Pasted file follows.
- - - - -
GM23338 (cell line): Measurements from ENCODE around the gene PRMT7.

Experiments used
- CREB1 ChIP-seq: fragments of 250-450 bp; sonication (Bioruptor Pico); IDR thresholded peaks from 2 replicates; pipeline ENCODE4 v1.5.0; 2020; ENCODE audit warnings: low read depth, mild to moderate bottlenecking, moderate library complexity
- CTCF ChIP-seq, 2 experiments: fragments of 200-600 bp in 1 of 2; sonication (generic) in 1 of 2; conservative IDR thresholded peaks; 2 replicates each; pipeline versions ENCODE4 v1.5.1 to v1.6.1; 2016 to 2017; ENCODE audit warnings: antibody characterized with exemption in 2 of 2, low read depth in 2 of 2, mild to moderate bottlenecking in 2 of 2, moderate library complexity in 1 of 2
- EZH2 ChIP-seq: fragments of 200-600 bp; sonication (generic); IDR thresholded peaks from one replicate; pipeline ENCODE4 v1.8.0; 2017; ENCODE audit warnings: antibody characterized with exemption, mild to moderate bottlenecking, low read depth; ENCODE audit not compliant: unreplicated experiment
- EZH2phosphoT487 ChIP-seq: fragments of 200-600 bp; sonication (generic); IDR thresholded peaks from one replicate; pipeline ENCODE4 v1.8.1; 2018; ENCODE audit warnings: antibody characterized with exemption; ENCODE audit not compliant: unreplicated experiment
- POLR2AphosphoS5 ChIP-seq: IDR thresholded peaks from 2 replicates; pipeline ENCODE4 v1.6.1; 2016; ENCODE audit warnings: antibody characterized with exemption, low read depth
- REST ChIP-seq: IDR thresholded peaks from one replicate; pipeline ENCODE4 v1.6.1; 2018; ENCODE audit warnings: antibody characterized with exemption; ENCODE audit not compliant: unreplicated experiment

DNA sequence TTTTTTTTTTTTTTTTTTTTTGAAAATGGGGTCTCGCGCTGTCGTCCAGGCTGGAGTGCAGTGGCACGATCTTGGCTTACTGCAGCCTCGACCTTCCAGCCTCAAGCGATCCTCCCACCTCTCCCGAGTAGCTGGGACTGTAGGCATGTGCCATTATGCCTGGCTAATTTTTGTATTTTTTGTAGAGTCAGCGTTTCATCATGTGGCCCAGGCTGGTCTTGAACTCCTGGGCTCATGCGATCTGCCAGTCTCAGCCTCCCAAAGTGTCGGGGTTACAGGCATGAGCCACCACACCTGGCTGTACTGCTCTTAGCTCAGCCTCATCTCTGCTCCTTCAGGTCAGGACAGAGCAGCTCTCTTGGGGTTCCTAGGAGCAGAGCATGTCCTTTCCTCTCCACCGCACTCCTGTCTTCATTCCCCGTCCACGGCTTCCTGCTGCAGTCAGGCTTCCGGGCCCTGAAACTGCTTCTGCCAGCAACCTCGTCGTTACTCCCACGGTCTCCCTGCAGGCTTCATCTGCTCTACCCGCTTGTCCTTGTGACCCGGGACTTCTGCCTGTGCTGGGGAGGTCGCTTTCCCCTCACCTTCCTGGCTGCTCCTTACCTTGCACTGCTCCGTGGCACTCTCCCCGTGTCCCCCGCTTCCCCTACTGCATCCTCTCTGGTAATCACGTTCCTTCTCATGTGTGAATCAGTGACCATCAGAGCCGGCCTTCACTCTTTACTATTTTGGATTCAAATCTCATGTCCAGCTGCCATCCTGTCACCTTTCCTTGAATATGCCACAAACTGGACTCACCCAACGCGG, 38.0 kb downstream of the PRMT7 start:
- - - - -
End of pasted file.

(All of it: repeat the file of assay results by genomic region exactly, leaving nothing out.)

GM23338 (cell line): Measurements from ENCODE around the gene PRMT7.

Experiments used
- CREB1 ChIP-seq: fragments of 250-450 bp; sonication (Bioruptor Pico); IDR thresholded peaks from 2 replicates; pipeline ENCODE4 v1.5.0; 2020; ENCODE audit warnings: low read depth, mild to moderate bottlenecking, moderate library complexity
- CTCF ChIP-seq, 2 experiments: fragments of 200-600 bp in 1 of 2; sonication (generic) in 1 of 2; conservative IDR thresholded peaks; 2 replicates each; pipeline versions ENCODE4 v1.5.1 to v1.6.1; 2016 to 2017; ENCODE audit warnings: antibody characterized with exemption in 2 of 2, low read depth in 2 of 2, mild to moderate bottlenecking in 2 of 2, moderate library complexity in 1 of 2
- EZH2 ChIP-seq: fragments of 200-600 bp; sonication (generic); IDR thresholded peaks from one replicate; pipeline ENCODE4 v1.8.0; 2017; ENCODE audit warnings: antibody characterized with exemption, mild to moderate bottlenecking, low read depth; ENCODE audit not compliant: unreplicated experiment
- EZH2phosphoT487 ChIP-seq: fragments of 200-600 bp; sonication (generic); IDR thresholded peaks from one replicate; pipeline ENCODE4 v1.8.1; 2018; ENCODE audit warnings: antibody characterized with exemption; ENCODE audit not compliant: unreplicated experiment
- POLR2AphosphoS5 ChIP-seq: IDR thresholded peaks from 2 replicates; pipeline ENCODE4 v1.6.1; 2016; ENCODE audit warnings: antibody characterized with exemption, low read depth
- REST ChIP-seq: IDR thresholded peaks from one replicate; pipeline ENCODE4 v1.6.1; 2018; ENCODE audit warnings: antibody characterized with exemption; ENCODE audit not compliant: unreplicated experiment

DNA sequence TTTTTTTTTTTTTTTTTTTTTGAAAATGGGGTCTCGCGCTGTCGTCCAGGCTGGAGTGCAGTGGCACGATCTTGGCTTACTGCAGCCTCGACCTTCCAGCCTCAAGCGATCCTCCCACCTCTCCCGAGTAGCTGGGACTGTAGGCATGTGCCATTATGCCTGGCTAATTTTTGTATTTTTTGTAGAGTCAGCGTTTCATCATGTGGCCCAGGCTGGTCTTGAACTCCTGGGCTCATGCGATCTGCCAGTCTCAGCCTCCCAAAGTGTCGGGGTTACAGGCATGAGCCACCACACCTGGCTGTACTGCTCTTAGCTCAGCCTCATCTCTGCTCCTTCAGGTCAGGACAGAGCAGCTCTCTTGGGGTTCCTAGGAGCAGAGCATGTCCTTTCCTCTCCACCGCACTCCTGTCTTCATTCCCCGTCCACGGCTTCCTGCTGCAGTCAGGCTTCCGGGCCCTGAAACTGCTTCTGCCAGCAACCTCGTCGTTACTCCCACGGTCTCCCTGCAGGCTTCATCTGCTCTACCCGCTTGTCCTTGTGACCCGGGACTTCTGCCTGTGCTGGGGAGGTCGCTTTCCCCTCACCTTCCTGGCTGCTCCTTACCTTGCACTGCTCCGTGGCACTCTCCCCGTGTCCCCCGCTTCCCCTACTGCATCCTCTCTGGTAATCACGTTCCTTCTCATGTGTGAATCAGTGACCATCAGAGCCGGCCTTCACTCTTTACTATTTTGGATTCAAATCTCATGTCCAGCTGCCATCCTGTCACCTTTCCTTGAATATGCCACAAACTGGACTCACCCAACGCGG, 38.0 kb downstream of the PRMT7 start: